A high court in Shangai, China largest city and a global financial center, has recognized Bitcoin as property under Chinese law, putting the government against its own anti-crypto stance.
According to a report released on Thursday, May 5, by the Shanghai Baoshan District People’s Court, Bitcoin, as a virtual property, has property features and is governed by property rights rules and regulations.
In issuing the declaration, the court alluded to a case where a plaintiff, Cheng Mou sued the defendant, Shi Moumou on October 10, 2020, asking the return of one bitcoin to him. Following the entry of the verdict, the defendant failed to return the bitcoin, causing the plaintiff to seek execution.
The defendant was sent with an enforcement notice, but he still defaulted, saying that he did not have any Bitcoin. While retrieving the Bitcoin proved difficult due to the secrecy of transactions, the court went on to say that Bitcoin has value scarcity characteristics.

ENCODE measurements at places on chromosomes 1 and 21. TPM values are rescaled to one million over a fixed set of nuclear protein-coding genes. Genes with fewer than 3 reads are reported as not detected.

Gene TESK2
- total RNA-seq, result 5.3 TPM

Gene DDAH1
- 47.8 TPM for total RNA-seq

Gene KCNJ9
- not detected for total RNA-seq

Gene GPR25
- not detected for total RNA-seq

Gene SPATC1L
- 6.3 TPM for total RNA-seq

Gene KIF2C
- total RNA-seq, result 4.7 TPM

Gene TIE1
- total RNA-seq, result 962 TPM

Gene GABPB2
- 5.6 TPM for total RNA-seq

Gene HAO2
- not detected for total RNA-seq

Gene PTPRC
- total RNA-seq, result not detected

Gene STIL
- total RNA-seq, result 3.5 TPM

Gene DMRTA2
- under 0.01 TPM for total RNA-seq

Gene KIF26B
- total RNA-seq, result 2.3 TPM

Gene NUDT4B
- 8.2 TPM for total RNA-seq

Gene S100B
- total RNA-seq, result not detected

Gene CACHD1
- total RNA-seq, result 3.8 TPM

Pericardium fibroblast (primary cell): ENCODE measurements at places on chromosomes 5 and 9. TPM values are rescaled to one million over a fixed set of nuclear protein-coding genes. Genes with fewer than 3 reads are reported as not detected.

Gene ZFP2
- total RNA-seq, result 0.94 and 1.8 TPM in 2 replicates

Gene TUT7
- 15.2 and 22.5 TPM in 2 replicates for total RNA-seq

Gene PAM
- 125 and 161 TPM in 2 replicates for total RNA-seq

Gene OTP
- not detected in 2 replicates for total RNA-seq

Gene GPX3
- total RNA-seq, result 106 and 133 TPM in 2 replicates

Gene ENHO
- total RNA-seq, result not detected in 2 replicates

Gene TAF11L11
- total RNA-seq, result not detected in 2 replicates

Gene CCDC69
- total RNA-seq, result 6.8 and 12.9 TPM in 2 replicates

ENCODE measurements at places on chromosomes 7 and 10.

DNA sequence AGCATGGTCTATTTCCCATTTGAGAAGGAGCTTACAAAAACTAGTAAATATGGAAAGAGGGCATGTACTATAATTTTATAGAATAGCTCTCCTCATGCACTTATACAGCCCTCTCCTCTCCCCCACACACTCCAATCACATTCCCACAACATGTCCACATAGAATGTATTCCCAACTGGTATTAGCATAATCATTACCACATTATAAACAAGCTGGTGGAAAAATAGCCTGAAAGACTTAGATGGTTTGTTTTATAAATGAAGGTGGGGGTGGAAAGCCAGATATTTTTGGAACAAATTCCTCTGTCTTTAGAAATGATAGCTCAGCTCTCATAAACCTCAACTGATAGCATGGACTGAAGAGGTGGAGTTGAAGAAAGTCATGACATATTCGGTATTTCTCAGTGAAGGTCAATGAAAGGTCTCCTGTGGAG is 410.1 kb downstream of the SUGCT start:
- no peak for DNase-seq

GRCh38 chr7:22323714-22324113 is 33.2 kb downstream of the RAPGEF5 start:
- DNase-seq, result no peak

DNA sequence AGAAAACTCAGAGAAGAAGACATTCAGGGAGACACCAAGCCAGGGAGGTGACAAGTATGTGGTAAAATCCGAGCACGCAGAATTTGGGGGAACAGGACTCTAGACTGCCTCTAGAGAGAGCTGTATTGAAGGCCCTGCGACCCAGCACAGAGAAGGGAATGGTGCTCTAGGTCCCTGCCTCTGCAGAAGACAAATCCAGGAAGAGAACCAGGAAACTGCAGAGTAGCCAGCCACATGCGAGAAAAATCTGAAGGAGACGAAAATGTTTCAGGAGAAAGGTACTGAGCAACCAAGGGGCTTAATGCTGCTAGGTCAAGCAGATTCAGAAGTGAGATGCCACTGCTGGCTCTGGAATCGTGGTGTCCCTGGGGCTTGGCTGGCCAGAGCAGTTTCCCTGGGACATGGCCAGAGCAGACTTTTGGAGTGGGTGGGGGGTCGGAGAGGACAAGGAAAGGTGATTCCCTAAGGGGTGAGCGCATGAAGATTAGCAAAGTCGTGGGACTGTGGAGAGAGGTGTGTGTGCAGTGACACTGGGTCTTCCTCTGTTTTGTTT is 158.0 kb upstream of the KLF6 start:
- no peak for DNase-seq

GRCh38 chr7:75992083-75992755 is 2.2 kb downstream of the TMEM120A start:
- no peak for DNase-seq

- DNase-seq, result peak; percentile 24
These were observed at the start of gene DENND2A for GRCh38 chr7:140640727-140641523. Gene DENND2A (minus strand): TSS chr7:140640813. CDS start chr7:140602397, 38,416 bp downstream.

As such, it possessed the characteristics of a right object and satisfied the requirements for the composition of virtual property. As a result, the court had the competence to carry out enforcement and disposal processes in accordance with property rights legal standards.
Bitcoin is now prohibited from trade in China following a purge that began last year with proof-of-work mining. The legal applicability of Bitcoin enforcement has remained murky due to the lack of related rules and regulations, making it difficult for courts to enforce decisions.
While Article 127 of the People’s Republic of China’s Civil Code makes it apparent that virtual property is protected by law, it lacks precise regulations on its concept and application. As a result, most courts have remained arbiters in crypto-related matters, encouraging parties to bargain for reduced compensation or proposing out-of-court settlements.